One of the emailed questions that I got was, “I’m 37 years old, I’ve been trying for eight years. Is IVF good for me?” What I would tell that person, because I don’t know them, is you really have to figure out what’s going on, what’s wrong. You can’t just go into IVF if, let’s say, there’s no sperm. You wouldn’t want to have that kind of surprise. Make sure that you understand what your fertility diagnosis is before you do IVF and do whatever you can to make things as good as possible.
We used to say IVF is the most comprehensive fertility diagnostic test, it’s only through IVF that you actually know what the egg and sperm will do together. But now we have fertility genetic tests that can guide you a little bit better before you do IVF, that can teach you more about embryo development, like looking at DNA fragmentation of sperm and epigenetic changes in sperm and fertility gene tests in women.
All of these things together can guide you, so you don’t do an IVF cycle and say, “Oh my god, why did this happen?” At least you go into it saying, “I was kind of expecting or I knew that there was a chance that could happen. I’m really happy that there’s one high quality embryo.” Rather than looking at your cycle and be disappointed, be happy with what you have.
That’s what I would tell the 37-year-old who has been trying for eight years.
Another question that I was asked was about brown grainy eggs. I think we kind of answered that.
Salu Ribeiro: It’s just the quality of the oocyte or the embryo.
Dr. Aimee: Yes. Another really important question that a lot of people are asking, because patients who have done IVF two or three years ago, had embryos frozen and now they’re asking is it safe to genetically test those embryos. I have one more question that I was asked, too, after that. Is it? If you have a set of eight high quality frozen embryos on day five, would you be comfortable as an embryologist thawing, biopsying, and refreezing them?
Salu Ribeiro: Yes. We have done that quite a few times. That’s a new process. We just thaw them, biopsy them, freeze them, receive the testing and then thaw the ones that are euploid.
Dr. Aimee: For transfer. That sounds like a lot to put a little embryo through.
Salu Ribeiro: It’s very stressful for the embryo, but it’s done.
Dr. Aimee: When you say it’s stressful, do you think it hurts the chances?
Salu Ribeiro: Not the chances. But the thawing and freezing, that process, the manipulation, your embryo is outside of the best environment, which is the uterus, you put it again back in the lab. Not that the lab is a bad environment, but the optimal environment for your embryo is the uterus.
Dr. Aimee: Got it. You’re saying because there are human beings involved, sometimes things happen.
Salu Ribeiro: Patients sometimes request transfer from one embryo to another clinic. The transportation, too, you want to minimize the chances of something happening.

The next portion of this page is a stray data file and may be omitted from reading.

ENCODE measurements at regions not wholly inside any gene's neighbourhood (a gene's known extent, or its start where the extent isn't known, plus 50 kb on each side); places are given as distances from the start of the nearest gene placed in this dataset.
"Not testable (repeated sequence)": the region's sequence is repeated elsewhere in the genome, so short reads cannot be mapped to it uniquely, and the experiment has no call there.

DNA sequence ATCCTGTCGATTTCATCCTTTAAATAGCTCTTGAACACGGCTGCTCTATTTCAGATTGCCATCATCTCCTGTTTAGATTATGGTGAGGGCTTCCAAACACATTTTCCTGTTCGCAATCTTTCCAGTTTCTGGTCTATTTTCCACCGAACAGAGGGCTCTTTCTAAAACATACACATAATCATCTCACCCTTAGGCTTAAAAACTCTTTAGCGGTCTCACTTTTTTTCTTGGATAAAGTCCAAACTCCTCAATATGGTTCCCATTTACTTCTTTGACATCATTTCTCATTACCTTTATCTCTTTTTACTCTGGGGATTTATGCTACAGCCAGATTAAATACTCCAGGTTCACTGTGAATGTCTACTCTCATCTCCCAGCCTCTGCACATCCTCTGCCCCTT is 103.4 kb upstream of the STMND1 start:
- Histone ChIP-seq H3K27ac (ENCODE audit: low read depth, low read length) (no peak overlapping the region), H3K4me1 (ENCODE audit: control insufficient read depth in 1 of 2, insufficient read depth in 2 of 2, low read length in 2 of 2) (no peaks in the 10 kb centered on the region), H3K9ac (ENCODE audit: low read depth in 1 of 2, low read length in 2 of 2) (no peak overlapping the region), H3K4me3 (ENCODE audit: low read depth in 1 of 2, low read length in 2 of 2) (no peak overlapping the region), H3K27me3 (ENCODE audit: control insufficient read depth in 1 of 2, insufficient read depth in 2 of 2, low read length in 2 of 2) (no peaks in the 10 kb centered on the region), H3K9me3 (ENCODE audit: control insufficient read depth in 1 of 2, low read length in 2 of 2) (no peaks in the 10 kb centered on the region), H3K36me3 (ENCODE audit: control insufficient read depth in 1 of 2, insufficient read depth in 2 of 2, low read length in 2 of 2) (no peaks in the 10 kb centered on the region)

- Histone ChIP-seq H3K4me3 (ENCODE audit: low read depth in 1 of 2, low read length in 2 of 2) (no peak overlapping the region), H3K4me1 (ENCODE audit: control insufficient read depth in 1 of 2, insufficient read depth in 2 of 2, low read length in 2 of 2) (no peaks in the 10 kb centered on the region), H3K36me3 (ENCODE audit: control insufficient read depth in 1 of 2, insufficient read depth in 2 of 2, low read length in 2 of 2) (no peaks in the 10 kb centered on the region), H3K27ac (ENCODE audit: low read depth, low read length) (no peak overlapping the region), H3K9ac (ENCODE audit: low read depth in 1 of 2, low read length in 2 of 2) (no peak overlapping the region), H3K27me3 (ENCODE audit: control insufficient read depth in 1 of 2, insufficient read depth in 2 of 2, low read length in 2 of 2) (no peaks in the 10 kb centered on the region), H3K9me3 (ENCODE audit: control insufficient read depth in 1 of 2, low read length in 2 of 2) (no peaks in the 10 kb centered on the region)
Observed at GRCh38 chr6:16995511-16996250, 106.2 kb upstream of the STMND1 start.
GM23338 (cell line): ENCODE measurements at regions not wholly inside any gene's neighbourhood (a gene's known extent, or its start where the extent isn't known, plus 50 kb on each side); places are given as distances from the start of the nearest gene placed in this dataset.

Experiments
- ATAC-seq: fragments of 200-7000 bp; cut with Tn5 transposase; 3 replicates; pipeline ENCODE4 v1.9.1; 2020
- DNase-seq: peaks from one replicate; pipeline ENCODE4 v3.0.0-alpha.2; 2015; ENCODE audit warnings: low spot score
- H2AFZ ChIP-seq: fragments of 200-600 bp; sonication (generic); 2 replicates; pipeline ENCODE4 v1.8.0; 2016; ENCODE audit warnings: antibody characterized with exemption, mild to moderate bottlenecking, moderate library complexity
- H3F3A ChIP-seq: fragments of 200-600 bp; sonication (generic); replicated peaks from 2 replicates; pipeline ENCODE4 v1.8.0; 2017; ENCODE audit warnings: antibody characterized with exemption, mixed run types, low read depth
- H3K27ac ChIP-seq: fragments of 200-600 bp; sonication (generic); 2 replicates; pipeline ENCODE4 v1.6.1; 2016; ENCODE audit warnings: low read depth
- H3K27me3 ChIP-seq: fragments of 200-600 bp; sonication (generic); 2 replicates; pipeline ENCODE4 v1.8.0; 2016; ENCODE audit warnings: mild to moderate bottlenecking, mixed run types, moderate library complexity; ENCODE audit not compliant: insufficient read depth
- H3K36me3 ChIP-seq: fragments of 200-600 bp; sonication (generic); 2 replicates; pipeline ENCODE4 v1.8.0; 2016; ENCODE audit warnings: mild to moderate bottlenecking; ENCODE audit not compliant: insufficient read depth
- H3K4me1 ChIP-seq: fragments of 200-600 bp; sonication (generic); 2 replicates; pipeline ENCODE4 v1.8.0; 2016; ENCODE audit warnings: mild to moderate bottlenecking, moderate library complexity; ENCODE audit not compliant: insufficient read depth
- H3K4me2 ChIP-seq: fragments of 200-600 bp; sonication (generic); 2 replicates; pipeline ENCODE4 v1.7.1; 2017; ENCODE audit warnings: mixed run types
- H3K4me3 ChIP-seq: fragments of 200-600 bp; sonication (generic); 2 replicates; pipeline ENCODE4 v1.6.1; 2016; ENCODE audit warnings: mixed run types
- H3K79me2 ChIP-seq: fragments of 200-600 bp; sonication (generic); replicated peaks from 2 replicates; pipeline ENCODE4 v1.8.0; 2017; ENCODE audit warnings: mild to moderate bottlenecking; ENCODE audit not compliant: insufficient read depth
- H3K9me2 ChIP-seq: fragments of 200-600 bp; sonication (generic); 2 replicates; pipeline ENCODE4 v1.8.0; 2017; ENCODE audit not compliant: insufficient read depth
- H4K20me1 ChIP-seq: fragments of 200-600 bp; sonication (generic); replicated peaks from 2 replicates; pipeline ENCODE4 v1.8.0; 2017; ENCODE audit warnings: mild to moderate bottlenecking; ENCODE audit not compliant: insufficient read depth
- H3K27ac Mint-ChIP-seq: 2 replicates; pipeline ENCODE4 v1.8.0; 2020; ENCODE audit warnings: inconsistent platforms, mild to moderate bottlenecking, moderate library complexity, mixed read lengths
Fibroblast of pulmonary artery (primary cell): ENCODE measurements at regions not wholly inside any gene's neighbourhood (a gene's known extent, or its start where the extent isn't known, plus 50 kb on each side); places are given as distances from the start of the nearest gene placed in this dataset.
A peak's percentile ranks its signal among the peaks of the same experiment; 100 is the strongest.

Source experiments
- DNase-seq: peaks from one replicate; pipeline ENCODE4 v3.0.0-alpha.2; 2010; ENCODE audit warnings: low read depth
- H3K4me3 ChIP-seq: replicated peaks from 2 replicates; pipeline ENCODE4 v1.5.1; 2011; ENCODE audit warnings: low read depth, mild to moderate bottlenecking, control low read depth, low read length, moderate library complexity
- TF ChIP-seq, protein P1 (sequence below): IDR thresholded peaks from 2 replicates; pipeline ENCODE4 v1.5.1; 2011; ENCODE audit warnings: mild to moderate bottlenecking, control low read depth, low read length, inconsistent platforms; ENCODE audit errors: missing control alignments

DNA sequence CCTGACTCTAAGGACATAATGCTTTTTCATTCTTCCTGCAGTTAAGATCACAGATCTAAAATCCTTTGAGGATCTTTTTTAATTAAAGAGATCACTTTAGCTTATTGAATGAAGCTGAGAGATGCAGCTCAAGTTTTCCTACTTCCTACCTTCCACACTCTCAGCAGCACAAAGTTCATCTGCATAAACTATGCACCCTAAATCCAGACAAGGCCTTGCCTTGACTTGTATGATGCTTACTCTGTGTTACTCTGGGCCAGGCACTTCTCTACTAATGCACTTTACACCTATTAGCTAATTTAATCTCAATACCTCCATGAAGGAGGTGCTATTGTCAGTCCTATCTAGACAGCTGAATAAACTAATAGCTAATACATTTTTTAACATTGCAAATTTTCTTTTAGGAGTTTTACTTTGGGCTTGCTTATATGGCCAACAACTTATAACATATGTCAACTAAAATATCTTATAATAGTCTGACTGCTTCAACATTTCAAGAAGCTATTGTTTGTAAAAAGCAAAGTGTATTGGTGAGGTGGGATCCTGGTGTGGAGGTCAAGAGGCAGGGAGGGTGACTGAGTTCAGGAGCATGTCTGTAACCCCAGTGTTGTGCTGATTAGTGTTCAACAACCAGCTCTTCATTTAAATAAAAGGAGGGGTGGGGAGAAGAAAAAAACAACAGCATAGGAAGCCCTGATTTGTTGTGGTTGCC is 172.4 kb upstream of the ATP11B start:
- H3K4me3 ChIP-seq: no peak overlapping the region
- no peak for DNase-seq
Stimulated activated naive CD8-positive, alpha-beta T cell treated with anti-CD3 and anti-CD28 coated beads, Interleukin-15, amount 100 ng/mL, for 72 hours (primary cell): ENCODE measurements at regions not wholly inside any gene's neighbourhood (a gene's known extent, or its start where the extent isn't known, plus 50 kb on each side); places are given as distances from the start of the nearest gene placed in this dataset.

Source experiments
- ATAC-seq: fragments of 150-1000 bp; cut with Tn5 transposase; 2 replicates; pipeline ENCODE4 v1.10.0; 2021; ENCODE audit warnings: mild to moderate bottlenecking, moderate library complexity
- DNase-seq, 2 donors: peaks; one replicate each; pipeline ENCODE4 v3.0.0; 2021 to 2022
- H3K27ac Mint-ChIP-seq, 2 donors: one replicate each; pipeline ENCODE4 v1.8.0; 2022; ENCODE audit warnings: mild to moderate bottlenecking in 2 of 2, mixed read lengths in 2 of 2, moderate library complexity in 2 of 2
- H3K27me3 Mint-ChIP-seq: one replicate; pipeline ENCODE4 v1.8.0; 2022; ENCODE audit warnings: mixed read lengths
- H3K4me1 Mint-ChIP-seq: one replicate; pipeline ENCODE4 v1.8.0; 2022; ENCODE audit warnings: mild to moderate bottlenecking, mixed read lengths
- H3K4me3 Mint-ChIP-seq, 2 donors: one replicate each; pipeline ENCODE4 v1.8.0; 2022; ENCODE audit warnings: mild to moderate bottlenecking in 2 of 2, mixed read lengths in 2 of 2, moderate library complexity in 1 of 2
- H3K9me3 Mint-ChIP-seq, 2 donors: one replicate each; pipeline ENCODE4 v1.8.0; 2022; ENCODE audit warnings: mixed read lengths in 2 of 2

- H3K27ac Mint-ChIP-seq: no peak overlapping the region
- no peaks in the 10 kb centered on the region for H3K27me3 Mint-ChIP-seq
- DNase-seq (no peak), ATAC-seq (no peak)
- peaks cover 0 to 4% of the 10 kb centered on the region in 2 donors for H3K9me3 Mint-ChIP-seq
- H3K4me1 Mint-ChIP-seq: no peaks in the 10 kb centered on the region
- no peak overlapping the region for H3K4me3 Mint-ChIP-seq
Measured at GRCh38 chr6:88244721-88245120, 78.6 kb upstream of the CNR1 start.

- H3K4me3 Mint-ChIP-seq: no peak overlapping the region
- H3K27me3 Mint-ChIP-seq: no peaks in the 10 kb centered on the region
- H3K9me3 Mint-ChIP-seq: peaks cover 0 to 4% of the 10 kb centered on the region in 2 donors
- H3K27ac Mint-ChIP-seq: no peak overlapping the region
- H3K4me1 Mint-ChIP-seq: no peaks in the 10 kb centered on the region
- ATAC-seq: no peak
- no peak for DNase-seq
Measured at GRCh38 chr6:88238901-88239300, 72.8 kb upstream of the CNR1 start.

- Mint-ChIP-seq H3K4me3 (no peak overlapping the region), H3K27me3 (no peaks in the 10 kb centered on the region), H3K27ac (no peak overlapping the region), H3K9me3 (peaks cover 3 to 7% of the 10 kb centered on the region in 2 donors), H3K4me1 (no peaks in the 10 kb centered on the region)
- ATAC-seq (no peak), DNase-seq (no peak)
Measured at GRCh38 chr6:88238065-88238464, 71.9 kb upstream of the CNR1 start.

Dr. Aimee: But the chances of something bad happening is pretty low.
Salu Ribeiro: It is pretty low. It’s very low, but there is a chance. If that’s your only embryos that you have, you have to think very much about it.
Dr. Aimee: Right. What about repeat biopsies? We talked about mosaicism or abnormal embryos and should you consider transferring them. What if an embryo has been biopsied once, should you repeat the biopsy? What’s the safety on that?
Salu Ribeiro: The recommendation from the reference lab, they recommend you not to re-biopsy the embryo. Again, some people do it.
Dr. Aimee: Some people do it, and they’ve had live births from it.
Salu Ribeiro: Definitely. It’s just a recommendation.
Dr. Aimee: Okay. Another question?
Paula: Can an egg be tested to see if it has a normal number of chromosomes?
Dr. Aimee: I wish. I wish you could go to the grocery store, like go to Safeway, and be like, “I’m here for my eggs,” and they just take a scanner and beep. Right? Did you invent it, is it coming?
Salu Ribeiro: You can test one egg for chromosomes, polar body biopsy.
Dr. Aimee: But it’s so hard to do.
Salu Ribeiro: It’s a technology that’s not available as much.
Dr. Aimee: And you can damage the egg by doing a polar body biopsy.
Salu Ribeiro: You don’t know what’s the other half, because the other half is the sperm, so you’re only getting certain information. So, no, it’s not enough information.
Dr. Aimee: I wish. I certainly wish that you could. That would make life easy for all of the egg freezing patients out there.
Salu Ribeiro: Even a method that is in development that you, not biopsy, but you can remove the fluid off the blastocele off your embryo and detect for abnormalities.
Dr. Aimee: Right. What you’re saying is there are certain protein markers in the fluid that surround an embryo or egg, and depending on the amount of that marker, that could be a sign that the embryo is normal.
Salu Ribeiro: Yes. It’s a new technology.
Dr. Aimee: Where are with that technology?
Salu Ribeiro: I would say five more years, five to 10 more years.
Dr. Aimee: Hopefully it’s soon.
Salu Ribeiro: Imagine, they have one report that they had an artificial uterus. I imagine I’ll be babysitting babies in the lab.
Dr. Aimee: Sign me up.
Salu Ribeiro: Through science. All that we’ve thought about, all the science fiction movies, it’s happening.
Dr. Aimee: It’s going to happen. You’ll be there and I’ll be here to talk about it. Salu, I really hope that you’re going to come back again. Will you come back?
Salu Ribeiro: Yes, definitely. I will be very happy to do that.
Dr. Aimee: Awesome. We’ll catch Salu again.